Law firm leaders understandably see lucrative client work as an important key to overall firm profitability.  Left to their own devices, those leaders would eagerly raise rates or otherwise take steps to ratchet up the yield on work.  In contrast, their clients often consider the containment of legal costs as a key component to valuable

Law firm growth gets a lot of attention. Among the various approaches to law firm growth is the tactic of merger. Almost weekly we are treated to another announcement about two law firms fulfilling their desire to grow by combining. And although law firm mergers have been part of the landscape for years, the incidence

As business organizations go, law firms are different because they can face greater stability challenges.  Sure, law firms with iconic names seem to rock along year after year.  But for every bedrock firm there are others that struggle to survive.  And even some of the firms regarded for their steady state are like the proverbial

Law firm mergers happen-a lot.  While the mega mergers get the publicity, many mergers stay under the radar because they involve smaller firms being absorbed by larger firms. Whether for reasons of market dynamics, succession, or battling for growth, some smaller firms simply conclude that life will be better as part of a bigger shop.

Law firm mergers have been in the news with combinations being announced seemingly every week.  So far in 2018, the many mergers closed have drawn the attention of the media and law firm leaders alike.  The rationale for any of the announced mergers depends on the specific transaction and the firms involved.  Whatever the reason,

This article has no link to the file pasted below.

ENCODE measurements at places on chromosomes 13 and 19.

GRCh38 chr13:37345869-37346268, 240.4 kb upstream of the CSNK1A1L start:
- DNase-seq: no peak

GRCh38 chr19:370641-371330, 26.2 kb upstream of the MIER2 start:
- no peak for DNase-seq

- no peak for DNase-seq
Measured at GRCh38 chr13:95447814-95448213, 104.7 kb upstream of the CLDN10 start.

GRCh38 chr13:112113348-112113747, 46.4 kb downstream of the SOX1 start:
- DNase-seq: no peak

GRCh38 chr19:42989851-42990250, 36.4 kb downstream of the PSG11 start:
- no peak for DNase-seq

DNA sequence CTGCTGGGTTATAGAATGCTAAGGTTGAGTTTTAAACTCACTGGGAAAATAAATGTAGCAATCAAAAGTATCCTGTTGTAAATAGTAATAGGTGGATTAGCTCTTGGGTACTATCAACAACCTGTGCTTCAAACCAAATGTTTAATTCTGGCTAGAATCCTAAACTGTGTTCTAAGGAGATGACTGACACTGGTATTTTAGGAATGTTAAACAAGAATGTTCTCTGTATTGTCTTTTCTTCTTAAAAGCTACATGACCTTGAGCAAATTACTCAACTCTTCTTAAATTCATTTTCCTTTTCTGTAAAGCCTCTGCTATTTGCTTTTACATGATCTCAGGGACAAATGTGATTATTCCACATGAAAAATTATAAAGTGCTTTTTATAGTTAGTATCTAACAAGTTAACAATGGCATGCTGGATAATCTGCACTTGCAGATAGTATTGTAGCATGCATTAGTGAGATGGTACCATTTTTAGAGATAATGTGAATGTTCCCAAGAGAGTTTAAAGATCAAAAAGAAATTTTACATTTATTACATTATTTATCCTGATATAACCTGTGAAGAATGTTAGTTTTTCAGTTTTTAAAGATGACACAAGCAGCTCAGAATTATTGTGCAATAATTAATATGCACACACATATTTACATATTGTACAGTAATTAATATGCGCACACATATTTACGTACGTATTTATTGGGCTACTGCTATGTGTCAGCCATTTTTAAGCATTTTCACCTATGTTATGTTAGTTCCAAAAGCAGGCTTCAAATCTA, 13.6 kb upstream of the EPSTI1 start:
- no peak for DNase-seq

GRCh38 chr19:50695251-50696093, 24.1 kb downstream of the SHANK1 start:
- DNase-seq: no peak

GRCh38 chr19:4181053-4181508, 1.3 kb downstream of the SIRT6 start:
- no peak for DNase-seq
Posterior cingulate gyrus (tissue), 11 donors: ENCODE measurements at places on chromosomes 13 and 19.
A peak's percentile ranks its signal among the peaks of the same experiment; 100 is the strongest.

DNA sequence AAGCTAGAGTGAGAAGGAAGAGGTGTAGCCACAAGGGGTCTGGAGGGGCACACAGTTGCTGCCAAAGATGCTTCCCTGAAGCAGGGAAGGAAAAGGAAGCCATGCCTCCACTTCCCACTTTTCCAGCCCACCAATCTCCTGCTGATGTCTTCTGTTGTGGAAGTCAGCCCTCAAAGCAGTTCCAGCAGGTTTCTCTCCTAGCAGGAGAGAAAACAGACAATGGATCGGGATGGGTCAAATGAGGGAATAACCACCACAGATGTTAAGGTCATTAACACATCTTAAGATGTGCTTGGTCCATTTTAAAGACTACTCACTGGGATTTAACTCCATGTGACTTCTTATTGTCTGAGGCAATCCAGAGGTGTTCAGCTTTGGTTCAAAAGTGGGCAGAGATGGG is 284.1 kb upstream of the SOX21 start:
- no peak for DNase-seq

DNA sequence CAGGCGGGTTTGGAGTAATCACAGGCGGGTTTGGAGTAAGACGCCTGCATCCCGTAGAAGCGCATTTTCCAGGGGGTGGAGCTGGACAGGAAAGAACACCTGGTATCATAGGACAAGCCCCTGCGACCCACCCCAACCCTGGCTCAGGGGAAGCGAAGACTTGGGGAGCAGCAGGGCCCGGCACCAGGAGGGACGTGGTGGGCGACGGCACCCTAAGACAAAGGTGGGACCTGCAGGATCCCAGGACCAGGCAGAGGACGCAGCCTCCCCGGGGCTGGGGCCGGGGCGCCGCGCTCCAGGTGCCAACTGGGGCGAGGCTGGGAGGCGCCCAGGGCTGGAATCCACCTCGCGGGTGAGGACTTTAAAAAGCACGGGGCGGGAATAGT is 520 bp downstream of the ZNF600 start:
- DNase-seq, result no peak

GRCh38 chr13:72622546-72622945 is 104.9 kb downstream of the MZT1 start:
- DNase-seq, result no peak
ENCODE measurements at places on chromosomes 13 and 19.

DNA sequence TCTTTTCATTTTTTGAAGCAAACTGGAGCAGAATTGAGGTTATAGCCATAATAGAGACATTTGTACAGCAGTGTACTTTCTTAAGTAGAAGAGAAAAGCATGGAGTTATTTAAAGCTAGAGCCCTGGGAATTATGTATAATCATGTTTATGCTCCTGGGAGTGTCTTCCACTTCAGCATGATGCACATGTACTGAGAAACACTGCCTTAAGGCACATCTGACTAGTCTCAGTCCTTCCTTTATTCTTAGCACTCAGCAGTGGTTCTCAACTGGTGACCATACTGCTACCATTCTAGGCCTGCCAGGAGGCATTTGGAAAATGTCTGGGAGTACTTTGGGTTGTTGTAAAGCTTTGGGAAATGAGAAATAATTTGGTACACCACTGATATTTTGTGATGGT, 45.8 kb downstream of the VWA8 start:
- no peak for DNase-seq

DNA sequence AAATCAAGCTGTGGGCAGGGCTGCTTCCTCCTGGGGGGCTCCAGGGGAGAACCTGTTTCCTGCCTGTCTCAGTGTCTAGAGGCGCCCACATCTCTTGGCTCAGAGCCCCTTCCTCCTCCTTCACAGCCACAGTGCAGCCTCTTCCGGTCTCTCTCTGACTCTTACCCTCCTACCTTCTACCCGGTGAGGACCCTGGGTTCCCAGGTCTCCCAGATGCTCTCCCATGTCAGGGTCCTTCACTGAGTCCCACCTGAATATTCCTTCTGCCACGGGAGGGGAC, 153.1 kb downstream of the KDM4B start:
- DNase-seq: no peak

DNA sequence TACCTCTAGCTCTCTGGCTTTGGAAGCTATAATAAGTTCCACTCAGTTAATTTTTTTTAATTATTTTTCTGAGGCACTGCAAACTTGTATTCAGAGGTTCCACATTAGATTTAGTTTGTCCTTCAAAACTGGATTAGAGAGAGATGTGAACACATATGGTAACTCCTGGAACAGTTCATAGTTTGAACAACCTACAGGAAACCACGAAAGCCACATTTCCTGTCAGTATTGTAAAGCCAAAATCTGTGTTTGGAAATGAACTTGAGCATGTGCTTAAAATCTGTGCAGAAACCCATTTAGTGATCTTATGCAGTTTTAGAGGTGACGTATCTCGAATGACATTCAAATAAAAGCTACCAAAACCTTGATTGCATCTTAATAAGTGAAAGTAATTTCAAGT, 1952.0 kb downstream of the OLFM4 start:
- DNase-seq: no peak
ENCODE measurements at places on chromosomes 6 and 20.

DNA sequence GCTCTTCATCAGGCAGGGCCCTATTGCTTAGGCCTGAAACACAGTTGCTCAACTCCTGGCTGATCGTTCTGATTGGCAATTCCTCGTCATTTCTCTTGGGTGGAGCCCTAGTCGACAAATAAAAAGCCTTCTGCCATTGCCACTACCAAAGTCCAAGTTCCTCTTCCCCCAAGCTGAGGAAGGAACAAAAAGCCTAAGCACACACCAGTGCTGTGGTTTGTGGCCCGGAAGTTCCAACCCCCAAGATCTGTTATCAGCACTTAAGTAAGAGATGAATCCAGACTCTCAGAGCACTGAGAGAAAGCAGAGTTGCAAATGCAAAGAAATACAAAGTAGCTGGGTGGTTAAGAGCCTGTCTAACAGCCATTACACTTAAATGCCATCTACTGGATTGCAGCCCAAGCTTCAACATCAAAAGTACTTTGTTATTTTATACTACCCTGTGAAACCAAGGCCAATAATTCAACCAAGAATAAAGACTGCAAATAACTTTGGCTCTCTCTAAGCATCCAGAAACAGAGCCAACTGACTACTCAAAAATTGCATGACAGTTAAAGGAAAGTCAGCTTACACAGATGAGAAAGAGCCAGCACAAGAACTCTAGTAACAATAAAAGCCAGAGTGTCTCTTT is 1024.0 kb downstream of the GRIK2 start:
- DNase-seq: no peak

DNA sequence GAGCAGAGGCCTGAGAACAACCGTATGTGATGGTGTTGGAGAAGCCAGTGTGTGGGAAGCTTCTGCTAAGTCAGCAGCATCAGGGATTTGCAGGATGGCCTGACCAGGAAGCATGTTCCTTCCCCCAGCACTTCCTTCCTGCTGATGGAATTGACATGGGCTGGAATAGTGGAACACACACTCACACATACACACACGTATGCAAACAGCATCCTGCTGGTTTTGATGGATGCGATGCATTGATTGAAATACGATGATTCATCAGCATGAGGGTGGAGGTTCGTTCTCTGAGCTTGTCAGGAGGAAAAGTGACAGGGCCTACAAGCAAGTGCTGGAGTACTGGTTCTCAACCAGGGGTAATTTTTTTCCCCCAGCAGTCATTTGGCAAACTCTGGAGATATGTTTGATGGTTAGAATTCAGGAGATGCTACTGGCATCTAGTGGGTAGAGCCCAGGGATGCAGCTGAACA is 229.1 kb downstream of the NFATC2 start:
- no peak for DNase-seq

If you change partners every time it gets tough or you get a little dissatisfied, then I don’t think you get the richness that’s available in a long-term relationship.                   Jeff Bridges

Another year and more turmoil in the legal profession!

Although for some law firms the economy has led to marginally improved performance, for many

To control costs and improve legal service, more client legal work has been brought in-house in recent years.  As clients have achieved those twin goals, the proximity of readily available legal services to business decision makers has spawned greater institutional reliance on the captive legal departments.  The increased access to legal services for company business

Almost daily, lawyers come together and open new law firms.  High expectations accompany such births.  With owners committing to work hard, promising to exercise given and acquired skills, and counting on a little (but not too much) luck, the newly created institution teases with the prospect of success.

The positive vibes at inception may be

If your law firm is considering a merger, it is a perfect time to evaluate the operating cost associated with the combined organizations.

Mergers are risky transactions. Having operating costs in line will decrease pressure on the new entity.

Although all costs should be evaluated, we will focus on three areas in this post. Two